By Sam Goldfarb
U.S. Treasurys rallied and corporate bonds slumped Friday, reflecting investors' caution following a three-day rally in stocks and other riskier assets.
The yield on the benchmark 10-year U.S. Treasury note settled at 0.744%, according to Tradeweb, compared with 0.806% Thursday.
Yields, which fall when bond prices rise, declined as the Dow Jones Industrial Average dropped roughly 4%, giving up some of its more-than-20% gain from the previous three days.
The decline in yields signaled to some observers that the bond market is functioning more normally after weeks in which investors sometimes sold both Treasurys and stocks -- a sign that they were unloading anything they could to raise cash rather than turning to Treasurys for safety.
Friday's move, though, also reflected continued anxiety about the economic outlook, as investors grappled with the implications of the coronavirus pandemic and the aggressive measures to contain it.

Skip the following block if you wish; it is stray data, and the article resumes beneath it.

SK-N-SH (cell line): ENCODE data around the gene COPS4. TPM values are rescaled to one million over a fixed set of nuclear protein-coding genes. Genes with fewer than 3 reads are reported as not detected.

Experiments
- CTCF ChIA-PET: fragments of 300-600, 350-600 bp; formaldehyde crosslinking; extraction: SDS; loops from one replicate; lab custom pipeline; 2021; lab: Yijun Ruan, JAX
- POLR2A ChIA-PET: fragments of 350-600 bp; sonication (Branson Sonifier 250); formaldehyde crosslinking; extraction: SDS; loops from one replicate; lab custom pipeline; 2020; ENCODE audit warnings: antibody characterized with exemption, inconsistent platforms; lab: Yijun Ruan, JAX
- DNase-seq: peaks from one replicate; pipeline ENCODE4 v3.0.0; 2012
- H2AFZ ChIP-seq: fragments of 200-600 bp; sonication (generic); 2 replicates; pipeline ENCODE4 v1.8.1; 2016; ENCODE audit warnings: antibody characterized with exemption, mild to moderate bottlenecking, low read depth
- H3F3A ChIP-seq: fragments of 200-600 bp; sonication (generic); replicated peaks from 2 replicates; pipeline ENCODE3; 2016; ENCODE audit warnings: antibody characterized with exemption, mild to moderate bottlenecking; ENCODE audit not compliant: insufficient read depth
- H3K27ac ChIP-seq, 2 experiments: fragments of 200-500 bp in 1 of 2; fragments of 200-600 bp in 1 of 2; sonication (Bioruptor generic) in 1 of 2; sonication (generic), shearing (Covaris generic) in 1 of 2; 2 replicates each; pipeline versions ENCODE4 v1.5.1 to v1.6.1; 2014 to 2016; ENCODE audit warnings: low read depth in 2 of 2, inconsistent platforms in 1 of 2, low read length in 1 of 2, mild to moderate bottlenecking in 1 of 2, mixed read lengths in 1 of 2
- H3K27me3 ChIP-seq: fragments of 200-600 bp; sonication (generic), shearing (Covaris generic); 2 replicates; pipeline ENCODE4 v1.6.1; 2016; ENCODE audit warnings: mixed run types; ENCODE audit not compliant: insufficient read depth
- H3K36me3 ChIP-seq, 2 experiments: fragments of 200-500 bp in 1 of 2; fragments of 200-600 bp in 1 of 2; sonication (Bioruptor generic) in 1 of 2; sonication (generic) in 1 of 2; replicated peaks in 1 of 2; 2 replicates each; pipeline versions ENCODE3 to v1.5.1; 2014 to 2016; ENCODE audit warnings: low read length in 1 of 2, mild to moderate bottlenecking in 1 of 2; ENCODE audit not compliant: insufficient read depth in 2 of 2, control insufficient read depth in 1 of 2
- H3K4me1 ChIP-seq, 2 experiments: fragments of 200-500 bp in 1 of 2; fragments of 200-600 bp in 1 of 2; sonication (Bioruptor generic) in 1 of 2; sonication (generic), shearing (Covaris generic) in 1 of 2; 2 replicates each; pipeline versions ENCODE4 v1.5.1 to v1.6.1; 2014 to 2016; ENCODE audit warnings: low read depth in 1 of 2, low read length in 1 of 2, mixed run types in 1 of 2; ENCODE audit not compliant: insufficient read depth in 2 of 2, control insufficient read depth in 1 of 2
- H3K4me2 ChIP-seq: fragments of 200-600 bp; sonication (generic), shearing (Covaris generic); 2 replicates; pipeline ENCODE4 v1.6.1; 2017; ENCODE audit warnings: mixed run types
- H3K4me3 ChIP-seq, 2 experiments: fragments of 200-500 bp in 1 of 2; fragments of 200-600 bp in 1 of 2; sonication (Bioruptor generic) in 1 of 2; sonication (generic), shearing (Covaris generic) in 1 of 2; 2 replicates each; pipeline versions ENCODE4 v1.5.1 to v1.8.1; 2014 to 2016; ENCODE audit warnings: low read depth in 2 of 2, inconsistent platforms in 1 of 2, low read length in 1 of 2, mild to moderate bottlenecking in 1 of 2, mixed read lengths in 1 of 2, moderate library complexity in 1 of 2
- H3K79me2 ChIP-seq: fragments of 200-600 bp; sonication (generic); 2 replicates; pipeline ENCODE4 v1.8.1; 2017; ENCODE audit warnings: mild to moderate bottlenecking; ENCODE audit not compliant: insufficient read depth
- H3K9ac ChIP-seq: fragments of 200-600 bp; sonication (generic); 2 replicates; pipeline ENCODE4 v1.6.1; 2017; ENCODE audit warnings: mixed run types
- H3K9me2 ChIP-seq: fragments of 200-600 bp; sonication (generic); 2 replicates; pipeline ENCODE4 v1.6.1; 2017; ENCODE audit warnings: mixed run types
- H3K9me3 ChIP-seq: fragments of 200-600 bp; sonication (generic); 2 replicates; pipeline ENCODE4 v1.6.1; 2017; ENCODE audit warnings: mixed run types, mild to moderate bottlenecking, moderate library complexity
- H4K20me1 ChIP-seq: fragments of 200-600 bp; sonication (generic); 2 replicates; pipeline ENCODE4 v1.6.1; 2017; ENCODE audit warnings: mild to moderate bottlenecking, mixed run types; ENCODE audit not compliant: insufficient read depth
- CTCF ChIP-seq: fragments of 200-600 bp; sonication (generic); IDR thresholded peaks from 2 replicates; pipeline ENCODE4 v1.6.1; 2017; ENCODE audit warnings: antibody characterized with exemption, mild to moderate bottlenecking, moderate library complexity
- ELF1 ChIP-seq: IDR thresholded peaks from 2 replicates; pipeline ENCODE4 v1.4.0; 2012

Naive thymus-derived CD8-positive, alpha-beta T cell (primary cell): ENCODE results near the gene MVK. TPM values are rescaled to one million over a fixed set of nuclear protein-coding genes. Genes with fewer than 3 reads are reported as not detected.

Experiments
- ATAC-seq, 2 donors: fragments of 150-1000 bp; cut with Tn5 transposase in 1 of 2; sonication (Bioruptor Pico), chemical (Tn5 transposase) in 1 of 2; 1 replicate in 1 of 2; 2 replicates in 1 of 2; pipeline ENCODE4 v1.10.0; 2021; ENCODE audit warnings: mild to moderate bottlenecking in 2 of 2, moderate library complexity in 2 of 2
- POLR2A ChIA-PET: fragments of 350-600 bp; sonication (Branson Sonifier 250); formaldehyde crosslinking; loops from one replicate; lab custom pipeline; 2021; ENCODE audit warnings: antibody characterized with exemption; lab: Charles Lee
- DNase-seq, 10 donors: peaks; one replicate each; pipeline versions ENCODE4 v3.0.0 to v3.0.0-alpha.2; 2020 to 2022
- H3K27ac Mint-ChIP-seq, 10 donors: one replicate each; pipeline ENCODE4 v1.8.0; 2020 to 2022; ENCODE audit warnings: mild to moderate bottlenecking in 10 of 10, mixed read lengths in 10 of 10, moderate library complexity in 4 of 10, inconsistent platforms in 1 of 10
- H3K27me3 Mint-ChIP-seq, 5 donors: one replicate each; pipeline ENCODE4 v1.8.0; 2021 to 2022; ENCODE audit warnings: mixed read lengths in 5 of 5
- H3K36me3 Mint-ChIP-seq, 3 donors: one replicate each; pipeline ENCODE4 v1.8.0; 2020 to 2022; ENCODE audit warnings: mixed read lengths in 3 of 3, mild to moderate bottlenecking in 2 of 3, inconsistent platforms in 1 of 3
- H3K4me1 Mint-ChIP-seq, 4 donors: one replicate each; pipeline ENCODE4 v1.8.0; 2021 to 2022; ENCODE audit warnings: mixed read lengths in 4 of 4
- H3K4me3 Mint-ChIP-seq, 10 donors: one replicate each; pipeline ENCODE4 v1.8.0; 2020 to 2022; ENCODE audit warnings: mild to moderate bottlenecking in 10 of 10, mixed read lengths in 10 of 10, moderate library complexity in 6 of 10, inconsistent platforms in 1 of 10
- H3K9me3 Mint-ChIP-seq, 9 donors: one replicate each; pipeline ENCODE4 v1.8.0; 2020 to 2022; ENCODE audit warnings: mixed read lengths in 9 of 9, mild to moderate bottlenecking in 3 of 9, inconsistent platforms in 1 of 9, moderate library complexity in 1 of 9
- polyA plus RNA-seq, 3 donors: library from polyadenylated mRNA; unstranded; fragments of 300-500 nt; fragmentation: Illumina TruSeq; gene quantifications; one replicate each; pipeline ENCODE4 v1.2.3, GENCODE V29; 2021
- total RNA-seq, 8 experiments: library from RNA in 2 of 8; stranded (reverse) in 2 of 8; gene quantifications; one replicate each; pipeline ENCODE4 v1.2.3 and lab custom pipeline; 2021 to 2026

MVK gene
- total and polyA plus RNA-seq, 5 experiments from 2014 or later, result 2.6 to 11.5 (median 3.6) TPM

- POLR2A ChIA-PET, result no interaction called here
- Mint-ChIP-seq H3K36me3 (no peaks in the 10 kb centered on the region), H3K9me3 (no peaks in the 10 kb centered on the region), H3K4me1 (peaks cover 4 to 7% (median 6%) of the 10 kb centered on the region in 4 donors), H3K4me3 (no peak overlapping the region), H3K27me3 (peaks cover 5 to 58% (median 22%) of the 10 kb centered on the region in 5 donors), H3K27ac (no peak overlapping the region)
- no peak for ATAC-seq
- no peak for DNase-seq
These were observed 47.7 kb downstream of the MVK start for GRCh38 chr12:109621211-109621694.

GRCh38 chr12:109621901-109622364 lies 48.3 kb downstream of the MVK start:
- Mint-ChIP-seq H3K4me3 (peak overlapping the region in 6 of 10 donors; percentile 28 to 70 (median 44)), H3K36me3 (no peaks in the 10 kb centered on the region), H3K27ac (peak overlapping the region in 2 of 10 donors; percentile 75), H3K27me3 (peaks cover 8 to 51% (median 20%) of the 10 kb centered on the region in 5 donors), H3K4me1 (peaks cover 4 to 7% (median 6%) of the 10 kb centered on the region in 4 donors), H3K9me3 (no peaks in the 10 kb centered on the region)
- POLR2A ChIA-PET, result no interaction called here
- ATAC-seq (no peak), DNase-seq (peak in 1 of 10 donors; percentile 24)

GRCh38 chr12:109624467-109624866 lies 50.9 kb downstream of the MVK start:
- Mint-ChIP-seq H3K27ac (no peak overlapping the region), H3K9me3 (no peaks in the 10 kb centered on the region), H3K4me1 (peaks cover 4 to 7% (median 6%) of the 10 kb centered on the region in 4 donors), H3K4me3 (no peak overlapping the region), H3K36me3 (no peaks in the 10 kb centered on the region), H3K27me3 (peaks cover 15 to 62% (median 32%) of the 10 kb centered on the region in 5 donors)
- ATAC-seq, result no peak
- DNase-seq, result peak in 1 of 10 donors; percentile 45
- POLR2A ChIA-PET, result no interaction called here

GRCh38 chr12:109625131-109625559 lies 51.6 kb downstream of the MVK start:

This week's rally in stocks has been fueled in part by optimism among investors that the Federal Reserve and Congress might limit the economic wreckage from shutdowns, border closures and job losses through a series of extraordinary monetary and fiscal interventions.
At the end of the week, however, investors are still faced with the "reality that even a $2 trillion fiscal stimulus may not be fully sufficient in order to avert a rather painful recession," said Jon Hill, a U.S. interest-rates strategist at BMO Capital Markets.
In keeping with investors' reduced appetite for risk, corporate bonds were having a more difficult session following a recent bright patch.
At Friday's close, the cost of protecting $10 million investment-grade corporate bonds against default for five years using credit derivatives was around $110,000, according to IHS Markit's CDX index. That was up from $96,700 at Thursday's close, though still down from $150,800 last Friday.
New 3.05% 10-year notes issued by 3M Co. on Wednesday traded at a yield that was 2.09 percentage points above the comparable Treasury yield, according to MarketAxess, up from a 1.9-percentage-point spread at the end of Thursday though down from their initial spread of 2.25 percentage points.
The spread on McDonald's Corp.'s new 3.6% notes due in 2030 traded as wide as 2.54 percentage points, compared with 2.46 percentage points Thursday, before tightening back to 2.43 percentage points.
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